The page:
Decellularized biomaterials for cell culture and repair after ischemic injury
- Author(s): DeQuach, Jessica Ann;
- et al.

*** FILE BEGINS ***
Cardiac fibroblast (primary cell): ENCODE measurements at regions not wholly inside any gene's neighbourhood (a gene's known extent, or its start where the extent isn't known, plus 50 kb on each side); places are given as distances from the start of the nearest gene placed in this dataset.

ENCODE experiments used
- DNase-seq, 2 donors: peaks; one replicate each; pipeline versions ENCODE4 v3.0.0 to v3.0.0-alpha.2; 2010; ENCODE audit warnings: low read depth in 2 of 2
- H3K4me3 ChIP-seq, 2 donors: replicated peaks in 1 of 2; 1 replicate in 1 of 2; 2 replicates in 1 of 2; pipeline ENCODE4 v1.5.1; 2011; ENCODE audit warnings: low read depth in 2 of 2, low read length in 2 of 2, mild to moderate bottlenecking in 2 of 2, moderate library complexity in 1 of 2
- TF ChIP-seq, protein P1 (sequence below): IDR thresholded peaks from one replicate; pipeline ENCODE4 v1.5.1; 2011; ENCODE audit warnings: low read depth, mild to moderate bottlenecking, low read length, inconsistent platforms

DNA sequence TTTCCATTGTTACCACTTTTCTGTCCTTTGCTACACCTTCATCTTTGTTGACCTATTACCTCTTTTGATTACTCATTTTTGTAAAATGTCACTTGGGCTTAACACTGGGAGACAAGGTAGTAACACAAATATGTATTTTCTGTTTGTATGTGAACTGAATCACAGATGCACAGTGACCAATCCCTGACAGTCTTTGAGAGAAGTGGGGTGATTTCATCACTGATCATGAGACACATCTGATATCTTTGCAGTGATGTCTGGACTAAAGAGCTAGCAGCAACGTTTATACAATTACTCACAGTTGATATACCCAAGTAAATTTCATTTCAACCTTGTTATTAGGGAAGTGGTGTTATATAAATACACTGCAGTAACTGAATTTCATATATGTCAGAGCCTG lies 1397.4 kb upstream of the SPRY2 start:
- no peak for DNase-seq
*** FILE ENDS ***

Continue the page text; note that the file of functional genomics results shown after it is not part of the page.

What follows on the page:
Ischemic disease, which involves tissue death and dysfunction due to vessel blockage, is one of the largest causes of morbidity and mortality across the world. Ischemia that targets the brain can lead to a stroke, which causes functional impairment. Blockage of the coronary artery can lead to a myocardial infarction (MI) which can eventually lead to heart failure. Ischemia of the vessels in the skeletal muscle causes peripheral artery disease, which can lead to tissue damage that may necessitate amputation of the affected limb. The severity of the downstream effects of ischemia indicates the need for some sort of treatment to repair the tissue after ischemic attack. Yet, there are few clinical treatments available for patients, creating a need for novel therapies for treating this disease. The use of biomaterials in tissue engineering strategies have recently been studied to alleviate these conditions, however this approach has been met with limited success as many of these therapies require an invasive surgery for delivery to the affected site. Injectable biomaterials offer the advantage of minimally invasive delivery to improve patient outcomes, which would be attractive to reduce patient recovery time. The materials that have been studied often do not mimic the microenvironment of the tissue that it is trying to repair. This is similar to how cells are often cultured on a substrate that do not mimic the in vivo environment, which may be important for assessing cellular function. Thus, the objective of this dissertation was to generate biomaterials derived from decellularized tissue from the brain, skeletal muscle, and cardiac tissue, and test whether they could be used as cell culture platforms that would provide biomimetic substrates and be used as scaffolds for tissue engineering. In this work, I have developed a method to decellularize each tissue leaving behind only the extracellular matrix. The matrix material was then characterized using gel electrophoresis, mass spectrometry, glycosaminoglycan quantification and DNA quantification, indicating that the cellular remnants have been removed, but that the biocomplexity has been retained. These tissue specific biomaterials were tested as a cell culture coating platform in vitro and as a potential therapy for ischemia in vivo. The material was enzymatically digested and used as a cell culture coating and compared to conventionally used substrates. It was found that progenitor cells cultured on the tissue-matched coatings display a more mature morphology on the decellularized extracellular matrix (ECM) coatings. For instance, skeletal muscle progenitors differentiate into larger, thicker myotubes, cardiomyocytes derived from human embryonic stem cells localize their intracellular junctions into a more mature organization, and neurons from induced pluripotent stem cells display a clear axon and increased dendritic branching. The maturation of these cell types on the coatings demonstrate a more in vivo like phenotype which could be useful for studying cellular behavior and to translate in vitro findings into an in vivo setting. This material was able to self-assemble upon injection in vivo, forming a nanofibrous and porous scaffold that could be used as an injectable biomaterial for ischemic repair. Additionally, in vitro assays measuring proliferation and migration show that some of the matrix materials act as a chemoattractant and as a mitogenic agent on cells in culture. The skeletal muscle matrix has been used in a rat hindlimb ischemia model and compared to a collagen scaffold. It was shown that the skeletal muscle matrix stimulates increased neovascularization, which is important for bringing blood flow to an ischemic region, as well as recruits endogenous muscle progenitor cells into the scaffold. The cardiac matrix is able to gel in situ upon injection and has been explored by others in our lab. The brain matrix was also able to self-assemble and form a gel after subcutaneous injection into a mouse, demonstrating proof-of-concept for its use as a tissue engineering scaffold. To investigate whether the material might be derived from an allogeneic source instead of from porcine origin, the decellularization process was also performed on human cardiac tissue. It was found that additional steps were needed to fully decellularize the material and render it into a usable form. However, this could provide a potentially allogeneic source for this material. This work demonstrates that decellularized extracellular matrices derived from various tissues provide a biomimetic platform for cell culture that increases maturation of progenitor and stem cells cultured upon the surface. The maturation of these cells could be important for understanding and regulating cellular processes. The same material can be used as an injectable scaffold that could be delivered through minimally invasive means to treat ischemic damage in the brain, heart and skeletal muscle. When applied in a hindlimb ischemia model, the skeletal muscle matrix is able to increase neovascularization, recruit more muscle progenitor cells, and recruit more proliferating muscle cells when compared to a collagen control. This work shows that decellularized matrices hold great potential for both in vitro and in vivo applications